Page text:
By evidencing how corporations experience ESG engagement, unpacking the dynamics through which multiple forms of value are created for corporations and investors, and contrasting corporate and investor perspectives about the value of engagement, our analysis has resulted in a number of key insights. These insights have implications for current and future engagement practice, and serve as the basis for our recommendations provided in our Executive Summary.
As summarised by Figure 1, our results place most emphasis on the deeply relational dimension of engagement, and invite engagement practitioners (companies, investors and the PRI) to consider engagement not only as a relationship that allows for ESG issues to be collectively discussed and addressed, but also as a space within which communication, knowledge, and power, flow in ways that create (potentially) unintended benefits on the investor as well as on the corporate side.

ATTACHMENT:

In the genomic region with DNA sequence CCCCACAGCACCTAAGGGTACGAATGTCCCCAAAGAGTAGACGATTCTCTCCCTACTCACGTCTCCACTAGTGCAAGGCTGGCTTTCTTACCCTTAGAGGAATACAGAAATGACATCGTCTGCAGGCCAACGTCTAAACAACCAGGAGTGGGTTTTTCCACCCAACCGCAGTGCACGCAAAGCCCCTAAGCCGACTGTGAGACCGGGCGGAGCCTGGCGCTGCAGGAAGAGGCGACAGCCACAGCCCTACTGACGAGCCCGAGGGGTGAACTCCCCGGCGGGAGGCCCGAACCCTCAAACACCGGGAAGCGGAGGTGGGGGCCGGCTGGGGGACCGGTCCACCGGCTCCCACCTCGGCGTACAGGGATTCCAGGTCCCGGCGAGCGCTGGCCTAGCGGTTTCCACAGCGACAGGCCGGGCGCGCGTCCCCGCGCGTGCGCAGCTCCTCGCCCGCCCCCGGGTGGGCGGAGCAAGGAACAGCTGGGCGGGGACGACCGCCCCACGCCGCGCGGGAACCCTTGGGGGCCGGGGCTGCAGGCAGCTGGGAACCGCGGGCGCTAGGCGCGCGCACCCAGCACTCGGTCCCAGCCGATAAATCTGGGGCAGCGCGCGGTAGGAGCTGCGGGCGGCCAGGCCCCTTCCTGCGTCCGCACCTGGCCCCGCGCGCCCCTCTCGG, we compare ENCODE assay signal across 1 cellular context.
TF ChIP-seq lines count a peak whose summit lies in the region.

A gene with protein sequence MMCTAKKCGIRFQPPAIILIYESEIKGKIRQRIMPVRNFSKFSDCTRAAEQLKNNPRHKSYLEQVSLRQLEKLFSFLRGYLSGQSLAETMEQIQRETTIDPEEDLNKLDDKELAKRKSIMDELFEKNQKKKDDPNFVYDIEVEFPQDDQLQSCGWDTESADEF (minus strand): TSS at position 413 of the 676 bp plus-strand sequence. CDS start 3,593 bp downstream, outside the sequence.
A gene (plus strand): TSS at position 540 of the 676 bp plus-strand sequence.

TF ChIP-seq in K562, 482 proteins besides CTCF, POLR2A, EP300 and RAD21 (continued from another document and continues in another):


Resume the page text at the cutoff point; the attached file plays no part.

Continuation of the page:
Future empirical studies of engagement could rely on methods such as fuzzy-set Qualitative Comparative Analysis (fs/QCA)3, to study how value-creating dynamics combine to explain the success of engagement from both corporate and investor perspectives. More research access to investors’ proprietary datasets, and the possibility to conduct in vivo ethnographic studies or observations of engagement, could also further advance our knowledge of the micro-dynamics (e.g. impression management, rhetorical strategies) that underlie corporate-investor ESG engagement dialogues.
Ultimately, in uncovering three value-creating dynamics, and providing a vocabulary to understand and explain what is at stake through the practice of engagement, we hope that this report will help practitioners to continuously improve their engagement practices to make them as value-creative as possible.
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How ESG engagement creates value for investors and companies